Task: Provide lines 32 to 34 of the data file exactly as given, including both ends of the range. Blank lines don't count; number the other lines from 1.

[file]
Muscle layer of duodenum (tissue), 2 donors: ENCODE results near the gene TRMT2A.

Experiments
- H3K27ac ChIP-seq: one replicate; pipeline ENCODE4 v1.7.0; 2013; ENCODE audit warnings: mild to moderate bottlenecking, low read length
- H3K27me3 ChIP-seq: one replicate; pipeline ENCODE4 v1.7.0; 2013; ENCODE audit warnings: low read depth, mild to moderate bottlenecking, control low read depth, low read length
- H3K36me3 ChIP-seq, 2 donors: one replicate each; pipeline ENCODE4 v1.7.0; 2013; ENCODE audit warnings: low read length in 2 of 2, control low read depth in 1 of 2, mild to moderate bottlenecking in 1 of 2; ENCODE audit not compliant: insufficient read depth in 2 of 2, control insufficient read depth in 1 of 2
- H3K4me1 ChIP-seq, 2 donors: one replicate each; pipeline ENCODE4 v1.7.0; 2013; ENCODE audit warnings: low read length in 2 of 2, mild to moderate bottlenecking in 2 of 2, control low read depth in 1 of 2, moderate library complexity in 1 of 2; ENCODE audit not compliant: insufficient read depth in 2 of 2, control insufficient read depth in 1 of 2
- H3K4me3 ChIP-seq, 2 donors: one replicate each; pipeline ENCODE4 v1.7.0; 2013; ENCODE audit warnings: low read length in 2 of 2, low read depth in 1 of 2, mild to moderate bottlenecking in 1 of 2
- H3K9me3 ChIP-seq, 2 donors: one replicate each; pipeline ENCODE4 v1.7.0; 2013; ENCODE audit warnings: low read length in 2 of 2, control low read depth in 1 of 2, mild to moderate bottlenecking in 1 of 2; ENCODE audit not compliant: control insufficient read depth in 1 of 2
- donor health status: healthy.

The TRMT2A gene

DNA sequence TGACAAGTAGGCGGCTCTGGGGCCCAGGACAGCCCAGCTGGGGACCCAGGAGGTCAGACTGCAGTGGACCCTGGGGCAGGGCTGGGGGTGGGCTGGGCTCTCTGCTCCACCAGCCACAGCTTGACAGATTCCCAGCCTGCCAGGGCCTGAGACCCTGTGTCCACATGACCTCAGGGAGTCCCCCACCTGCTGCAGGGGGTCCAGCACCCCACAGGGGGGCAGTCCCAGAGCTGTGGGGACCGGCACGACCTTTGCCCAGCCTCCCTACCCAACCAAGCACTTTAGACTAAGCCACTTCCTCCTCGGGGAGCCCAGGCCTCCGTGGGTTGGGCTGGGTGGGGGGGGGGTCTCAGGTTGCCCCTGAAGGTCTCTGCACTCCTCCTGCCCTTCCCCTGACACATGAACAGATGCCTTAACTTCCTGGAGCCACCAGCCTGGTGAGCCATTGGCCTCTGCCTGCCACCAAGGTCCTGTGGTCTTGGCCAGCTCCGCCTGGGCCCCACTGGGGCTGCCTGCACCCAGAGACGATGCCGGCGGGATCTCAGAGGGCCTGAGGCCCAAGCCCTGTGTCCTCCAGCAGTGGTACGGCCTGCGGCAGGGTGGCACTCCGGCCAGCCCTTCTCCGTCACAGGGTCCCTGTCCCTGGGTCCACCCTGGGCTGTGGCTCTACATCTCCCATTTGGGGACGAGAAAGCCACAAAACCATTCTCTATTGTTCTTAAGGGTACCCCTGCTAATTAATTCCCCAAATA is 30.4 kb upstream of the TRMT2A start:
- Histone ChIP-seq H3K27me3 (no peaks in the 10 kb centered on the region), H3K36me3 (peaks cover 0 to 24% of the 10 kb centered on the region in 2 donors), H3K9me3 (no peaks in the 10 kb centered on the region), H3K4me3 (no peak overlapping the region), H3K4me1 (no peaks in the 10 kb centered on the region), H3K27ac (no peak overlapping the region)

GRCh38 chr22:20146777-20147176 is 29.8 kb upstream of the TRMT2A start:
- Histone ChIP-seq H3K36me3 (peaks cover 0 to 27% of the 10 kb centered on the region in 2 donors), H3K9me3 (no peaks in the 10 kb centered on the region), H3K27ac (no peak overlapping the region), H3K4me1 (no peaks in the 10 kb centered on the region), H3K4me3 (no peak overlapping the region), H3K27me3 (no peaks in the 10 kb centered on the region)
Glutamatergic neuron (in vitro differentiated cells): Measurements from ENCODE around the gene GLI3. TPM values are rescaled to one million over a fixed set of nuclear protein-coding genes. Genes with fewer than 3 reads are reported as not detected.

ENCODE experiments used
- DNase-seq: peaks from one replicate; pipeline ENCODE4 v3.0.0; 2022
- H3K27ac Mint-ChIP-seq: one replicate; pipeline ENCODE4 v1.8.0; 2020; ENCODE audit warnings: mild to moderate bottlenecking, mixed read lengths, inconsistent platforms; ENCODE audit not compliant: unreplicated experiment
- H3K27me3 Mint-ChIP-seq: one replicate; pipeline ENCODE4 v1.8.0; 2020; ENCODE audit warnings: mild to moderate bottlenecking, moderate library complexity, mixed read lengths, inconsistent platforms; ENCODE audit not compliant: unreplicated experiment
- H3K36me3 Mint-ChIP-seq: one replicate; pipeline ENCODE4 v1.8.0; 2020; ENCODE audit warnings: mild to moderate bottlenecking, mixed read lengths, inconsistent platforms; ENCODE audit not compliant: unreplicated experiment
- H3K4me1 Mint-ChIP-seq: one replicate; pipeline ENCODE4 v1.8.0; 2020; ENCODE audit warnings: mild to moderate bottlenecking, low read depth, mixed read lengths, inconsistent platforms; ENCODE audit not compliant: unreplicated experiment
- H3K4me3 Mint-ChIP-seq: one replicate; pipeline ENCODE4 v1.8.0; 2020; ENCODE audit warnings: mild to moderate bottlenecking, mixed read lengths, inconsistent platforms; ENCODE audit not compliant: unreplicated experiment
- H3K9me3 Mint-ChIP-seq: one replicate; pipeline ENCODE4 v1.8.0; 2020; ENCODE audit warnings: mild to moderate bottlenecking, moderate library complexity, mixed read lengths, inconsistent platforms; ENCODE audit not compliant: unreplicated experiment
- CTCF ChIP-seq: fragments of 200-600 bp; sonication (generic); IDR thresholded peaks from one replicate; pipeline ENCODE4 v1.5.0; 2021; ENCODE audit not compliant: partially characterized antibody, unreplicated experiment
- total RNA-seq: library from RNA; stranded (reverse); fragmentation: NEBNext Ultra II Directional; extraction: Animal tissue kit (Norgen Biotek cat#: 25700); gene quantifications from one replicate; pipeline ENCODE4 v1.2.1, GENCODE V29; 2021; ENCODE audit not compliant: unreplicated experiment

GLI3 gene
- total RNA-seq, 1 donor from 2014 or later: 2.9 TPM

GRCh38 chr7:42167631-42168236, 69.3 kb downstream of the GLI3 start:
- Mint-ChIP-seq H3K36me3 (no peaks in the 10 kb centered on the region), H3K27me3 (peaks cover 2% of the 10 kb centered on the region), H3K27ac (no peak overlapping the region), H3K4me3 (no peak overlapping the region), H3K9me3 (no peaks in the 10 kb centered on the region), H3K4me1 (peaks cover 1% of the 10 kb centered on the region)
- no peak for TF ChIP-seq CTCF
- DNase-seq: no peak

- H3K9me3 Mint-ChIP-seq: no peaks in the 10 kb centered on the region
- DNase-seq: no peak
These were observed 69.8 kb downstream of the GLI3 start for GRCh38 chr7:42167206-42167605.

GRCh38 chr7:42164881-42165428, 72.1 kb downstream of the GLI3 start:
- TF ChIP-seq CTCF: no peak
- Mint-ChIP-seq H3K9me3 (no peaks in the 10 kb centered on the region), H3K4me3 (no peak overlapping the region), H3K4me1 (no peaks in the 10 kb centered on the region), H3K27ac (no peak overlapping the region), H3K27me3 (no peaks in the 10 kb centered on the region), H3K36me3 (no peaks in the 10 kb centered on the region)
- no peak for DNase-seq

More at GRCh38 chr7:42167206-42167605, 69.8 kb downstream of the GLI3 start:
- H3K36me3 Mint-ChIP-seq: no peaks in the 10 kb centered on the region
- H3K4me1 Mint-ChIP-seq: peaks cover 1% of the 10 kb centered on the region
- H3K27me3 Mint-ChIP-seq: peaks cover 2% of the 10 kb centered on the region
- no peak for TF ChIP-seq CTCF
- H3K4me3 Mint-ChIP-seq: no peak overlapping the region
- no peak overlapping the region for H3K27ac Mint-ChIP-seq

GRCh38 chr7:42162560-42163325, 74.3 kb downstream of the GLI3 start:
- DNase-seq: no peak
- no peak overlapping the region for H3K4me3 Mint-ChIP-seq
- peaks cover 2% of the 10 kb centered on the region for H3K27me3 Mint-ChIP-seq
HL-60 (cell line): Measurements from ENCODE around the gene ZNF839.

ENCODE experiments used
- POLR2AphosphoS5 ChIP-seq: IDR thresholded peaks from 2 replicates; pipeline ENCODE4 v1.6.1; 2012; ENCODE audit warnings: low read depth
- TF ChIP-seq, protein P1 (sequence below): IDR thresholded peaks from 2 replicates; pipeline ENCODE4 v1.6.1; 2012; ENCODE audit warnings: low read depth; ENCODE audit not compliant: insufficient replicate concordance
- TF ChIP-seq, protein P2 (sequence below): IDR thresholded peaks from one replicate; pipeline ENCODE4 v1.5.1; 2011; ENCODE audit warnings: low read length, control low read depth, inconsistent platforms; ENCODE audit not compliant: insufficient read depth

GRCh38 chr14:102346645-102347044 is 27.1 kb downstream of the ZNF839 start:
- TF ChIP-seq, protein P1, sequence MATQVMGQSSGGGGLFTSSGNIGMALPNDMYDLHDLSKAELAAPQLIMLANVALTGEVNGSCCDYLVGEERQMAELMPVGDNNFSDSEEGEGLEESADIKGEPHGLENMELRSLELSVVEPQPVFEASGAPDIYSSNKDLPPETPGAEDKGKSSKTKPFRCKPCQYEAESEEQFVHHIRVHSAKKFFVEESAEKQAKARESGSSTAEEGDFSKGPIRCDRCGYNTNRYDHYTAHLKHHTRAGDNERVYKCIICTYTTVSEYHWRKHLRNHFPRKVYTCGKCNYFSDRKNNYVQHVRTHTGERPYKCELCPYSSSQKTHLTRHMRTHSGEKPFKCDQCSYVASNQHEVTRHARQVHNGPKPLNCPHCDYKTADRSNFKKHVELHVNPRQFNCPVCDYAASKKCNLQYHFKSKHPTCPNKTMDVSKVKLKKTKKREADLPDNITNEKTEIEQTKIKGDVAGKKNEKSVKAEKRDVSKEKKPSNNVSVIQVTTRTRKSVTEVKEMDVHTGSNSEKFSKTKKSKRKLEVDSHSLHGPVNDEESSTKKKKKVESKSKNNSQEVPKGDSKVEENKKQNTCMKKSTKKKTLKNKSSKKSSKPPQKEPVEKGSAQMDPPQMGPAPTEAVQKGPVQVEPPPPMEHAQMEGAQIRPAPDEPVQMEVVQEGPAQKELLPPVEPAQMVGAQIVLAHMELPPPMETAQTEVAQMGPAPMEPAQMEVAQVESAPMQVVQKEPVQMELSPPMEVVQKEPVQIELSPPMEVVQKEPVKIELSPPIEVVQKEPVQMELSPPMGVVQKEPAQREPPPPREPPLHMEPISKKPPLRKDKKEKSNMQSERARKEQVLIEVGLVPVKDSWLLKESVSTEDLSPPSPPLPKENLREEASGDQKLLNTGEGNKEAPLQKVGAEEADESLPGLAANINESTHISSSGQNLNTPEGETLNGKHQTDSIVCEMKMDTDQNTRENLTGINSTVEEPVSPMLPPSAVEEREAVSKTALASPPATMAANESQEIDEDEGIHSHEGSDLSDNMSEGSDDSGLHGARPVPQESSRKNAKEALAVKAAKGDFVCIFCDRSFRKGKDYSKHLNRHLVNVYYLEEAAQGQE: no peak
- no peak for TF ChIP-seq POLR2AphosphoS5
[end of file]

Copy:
- H3K9me3 Mint-ChIP-seq: no peaks in the 10 kb centered on the region
- DNase-seq: no peak
These were observed 69.8 kb downstream of the GLI3 start for GRCh38 chr7:42167206-42167605.